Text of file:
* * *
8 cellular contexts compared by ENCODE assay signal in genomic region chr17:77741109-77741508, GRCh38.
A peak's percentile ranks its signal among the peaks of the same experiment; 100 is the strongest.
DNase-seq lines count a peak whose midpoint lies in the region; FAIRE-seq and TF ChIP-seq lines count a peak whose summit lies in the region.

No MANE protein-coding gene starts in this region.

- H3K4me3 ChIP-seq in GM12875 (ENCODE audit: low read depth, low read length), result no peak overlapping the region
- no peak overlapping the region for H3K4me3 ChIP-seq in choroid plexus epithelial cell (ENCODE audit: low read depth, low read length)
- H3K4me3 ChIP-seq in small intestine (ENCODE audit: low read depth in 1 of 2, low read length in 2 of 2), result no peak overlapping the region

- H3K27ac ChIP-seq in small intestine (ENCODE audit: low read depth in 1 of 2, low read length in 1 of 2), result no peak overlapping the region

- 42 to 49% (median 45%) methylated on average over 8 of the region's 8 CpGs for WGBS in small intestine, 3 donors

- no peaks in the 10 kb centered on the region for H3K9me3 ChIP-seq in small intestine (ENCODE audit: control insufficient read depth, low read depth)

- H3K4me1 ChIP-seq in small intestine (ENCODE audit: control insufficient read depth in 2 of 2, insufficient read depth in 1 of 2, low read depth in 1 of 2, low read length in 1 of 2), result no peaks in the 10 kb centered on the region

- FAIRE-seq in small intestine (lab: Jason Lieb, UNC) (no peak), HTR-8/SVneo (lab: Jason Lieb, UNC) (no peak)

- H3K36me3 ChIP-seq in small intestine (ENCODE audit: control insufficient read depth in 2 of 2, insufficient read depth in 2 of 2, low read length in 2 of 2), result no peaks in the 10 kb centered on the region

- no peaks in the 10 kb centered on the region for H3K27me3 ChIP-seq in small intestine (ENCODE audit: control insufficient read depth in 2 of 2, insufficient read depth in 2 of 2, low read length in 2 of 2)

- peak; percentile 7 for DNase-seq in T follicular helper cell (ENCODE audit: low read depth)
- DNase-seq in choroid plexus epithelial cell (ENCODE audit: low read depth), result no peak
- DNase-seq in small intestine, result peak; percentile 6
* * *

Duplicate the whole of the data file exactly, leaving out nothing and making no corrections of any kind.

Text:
8 cellular contexts compared by ENCODE assay signal in genomic region chr17:77741109-77741508, GRCh38.
A peak's percentile ranks its signal among the peaks of the same experiment; 100 is the strongest.
DNase-seq lines count a peak whose midpoint lies in the region; FAIRE-seq and TF ChIP-seq lines count a peak whose summit lies in the region.

No MANE protein-coding gene starts in this region.

- H3K4me3 ChIP-seq in GM12875 (ENCODE audit: low read depth, low read length), result no peak overlapping the region
- no peak overlapping the region for H3K4me3 ChIP-seq in choroid plexus epithelial cell (ENCODE audit: low read depth, low read length)
- H3K4me3 ChIP-seq in small intestine (ENCODE audit: low read depth in 1 of 2, low read length in 2 of 2), result no peak overlapping the region

- H3K27ac ChIP-seq in small intestine (ENCODE audit: low read depth in 1 of 2, low read length in 1 of 2), result no peak overlapping the region

- 42 to 49% (median 45%) methylated on average over 8 of the region's 8 CpGs for WGBS in small intestine, 3 donors

- no peaks in the 10 kb centered on the region for H3K9me3 ChIP-seq in small intestine (ENCODE audit: control insufficient read depth, low read depth)

- H3K4me1 ChIP-seq in small intestine (ENCODE audit: control insufficient read depth in 2 of 2, insufficient read depth in 1 of 2, low read depth in 1 of 2, low read length in 1 of 2), result no peaks in the 10 kb centered on the region

- FAIRE-seq in small intestine (lab: Jason Lieb, UNC) (no peak), HTR-8/SVneo (lab: Jason Lieb, UNC) (no peak)

- H3K36me3 ChIP-seq in small intestine (ENCODE audit: control insufficient read depth in 2 of 2, insufficient read depth in 2 of 2, low read length in 2 of 2), result no peaks in the 10 kb centered on the region

- no peaks in the 10 kb centered on the region for H3K27me3 ChIP-seq in small intestine (ENCODE audit: control insufficient read depth in 2 of 2, insufficient read depth in 2 of 2, low read length in 2 of 2)

- peak; percentile 7 for DNase-seq in T follicular helper cell (ENCODE audit: low read depth)
- DNase-seq in choroid plexus epithelial cell (ENCODE audit: low read depth), result no peak
- DNase-seq in small intestine, result peak; percentile 6